Early upon my return to Australia, I visited the Lake Eacham nursery, operated under a partnership between TREAT and the Queensland Parks and Wildlife Service (QPWS), to bring my group of School for Field Studies students to volunteer. When I introduced myself at morning tea (also known as smoko) and told the other volunteers that I had planted trees with TREAT in 2009, their faces lit up with pride. Their smiles at that moment were something I would encounter again and again, on Friday visits to the nursery and on Saturday morning tree plantings throughout the Tablelands. If the chance to put trees in the ground and the tasty post-planting barbeques weren’t enough to keep calling me back to TREAT, the friendliness I encountered within that community undoubtedly was.

TREAT was founded in 1982 by local community members who recognized a need to plant native rainforest trees on the Tablelands. The Tablelands were once completely covered with beautiful, native rainforest, but when land was opened to settlers in the late 1800s, there was a requirement to clear and cultivate the land as a condition of occupancy. Much of the rainforest turned to farmland, and giant rainforest trees were felled at a rapid rate. In the early 1980s, protest movements to protect the remaining rainforest, such as blockading logging trucks, began. Enough passionate people got together to ensure that the remaining rainforest would be protected, and in 1988, the Wet Tropics received World Heritage Area protection. That protection, combined with a grassroots effort to reforest the Tablelands, has meant that mature rainforests are returning to the Tablelands.

Furthermore, the community effort that led to the founding of TREAT is backed by science. Community members work with QPWS and rainforest ecologists to connected isolated, fragmented habitat to larger tracts of rainforest. With landscape disturbance from cyclones and the degradation of forest fragments from weed invasion and other disturbances, it is important to connect these high-value systems of forest for the long-term health of the environment.

One example of this type of work is found at Donaghy’s Corridor near Lake Barrine. This wildlife corridor links forest at Crater Lakes National Park with Gadgarra State Forest. Plantings began in 1995, and after 18,000 trees were put into the ground along 1.5 kilometers, the corridor connected the forests in 1998. The work done to create this wildlife corridor was among the leading tropical restoration work in the world at the time. And TREAT didn’t stop there; they’ve been creating these types of forest linkages all over the Tablelands ever since.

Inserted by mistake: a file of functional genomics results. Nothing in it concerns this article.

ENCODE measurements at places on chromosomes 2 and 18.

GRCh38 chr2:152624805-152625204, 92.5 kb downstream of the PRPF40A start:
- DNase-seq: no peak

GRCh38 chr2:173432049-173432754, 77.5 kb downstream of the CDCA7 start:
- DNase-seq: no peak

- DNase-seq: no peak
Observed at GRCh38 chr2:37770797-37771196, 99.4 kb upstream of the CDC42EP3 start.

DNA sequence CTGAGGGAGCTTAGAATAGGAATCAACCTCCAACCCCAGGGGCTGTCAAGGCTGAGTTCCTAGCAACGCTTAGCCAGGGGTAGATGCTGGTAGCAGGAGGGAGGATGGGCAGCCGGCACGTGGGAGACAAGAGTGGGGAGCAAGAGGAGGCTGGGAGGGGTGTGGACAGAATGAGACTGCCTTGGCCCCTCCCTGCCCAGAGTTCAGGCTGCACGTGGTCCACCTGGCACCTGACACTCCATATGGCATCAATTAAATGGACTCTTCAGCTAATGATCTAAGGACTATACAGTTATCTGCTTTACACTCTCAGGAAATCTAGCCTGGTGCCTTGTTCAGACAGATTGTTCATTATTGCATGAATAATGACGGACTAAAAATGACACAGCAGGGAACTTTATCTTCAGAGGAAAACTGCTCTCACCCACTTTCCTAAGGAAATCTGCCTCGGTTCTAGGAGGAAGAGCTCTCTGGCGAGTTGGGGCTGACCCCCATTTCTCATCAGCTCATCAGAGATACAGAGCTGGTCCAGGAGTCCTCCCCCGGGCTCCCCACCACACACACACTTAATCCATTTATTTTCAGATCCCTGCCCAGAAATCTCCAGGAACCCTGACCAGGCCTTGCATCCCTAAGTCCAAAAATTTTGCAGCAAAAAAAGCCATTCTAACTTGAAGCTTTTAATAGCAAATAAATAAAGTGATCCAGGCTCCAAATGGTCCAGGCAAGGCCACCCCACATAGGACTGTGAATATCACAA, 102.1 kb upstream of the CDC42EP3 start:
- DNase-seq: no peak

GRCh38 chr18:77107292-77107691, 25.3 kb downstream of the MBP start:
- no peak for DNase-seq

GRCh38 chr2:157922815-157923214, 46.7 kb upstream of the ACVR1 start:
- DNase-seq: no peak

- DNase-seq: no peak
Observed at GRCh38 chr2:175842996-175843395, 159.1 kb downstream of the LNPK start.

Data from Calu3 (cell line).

IMG_2273Plastic guards protect these seedlings from herbivory by pademelons

One of the main reasons to create these wildlife corridors is to support the amazing floral and faunal diversity of the Wet Tropics. A starring character of this diversity is the Lumholtz Tree-kangaroo, also known as the mabi in the local Aboriginal dialect. Because of these unique and rare creatures, the rainforests in the area have come to be known as Mabi Forest, though they are more scientifically characterized as Complex Notophyll Vine Forest. Reforestation efforts in the area have also led to sightings of the Southern Cassowary, a large, flightless bird who survives on rainforest fruits.

Lumholtz Tree-kangaroo in habitat

To support Australia’s native wildlife, TREAT members turn up at the Lake Eacham nursery every Friday morning to take care of seedlings, extract seeds from rainforest fruit, pot plants, and plant seeds. During smoko, announcements are shared, QPWS gives updates on their fruit-gathering efforts, community members share their exciting wildlife sightings, and tea and cake are enjoyed by all. During the wet season, TREAT members and volunteers meet every Saturday morning on various landholders’ properties to plant hundreds to thousands of tree seedlings. Following each planting, volunteers on the cook crew provide sausages and lentil burgers for the hungry planters. I would give a great deal to again be sharing a cuppa with Tablelands community members after planting trees on a misty morning, red dirt still under my fingernails.

To learn more about TREAT, please visit their website, or watch a short documentary, Wet Tropics – Restoring Communities, here. You can also read about Donaghy’s Corridor and other projects here.

tree3Planting trees with TREAT in 2009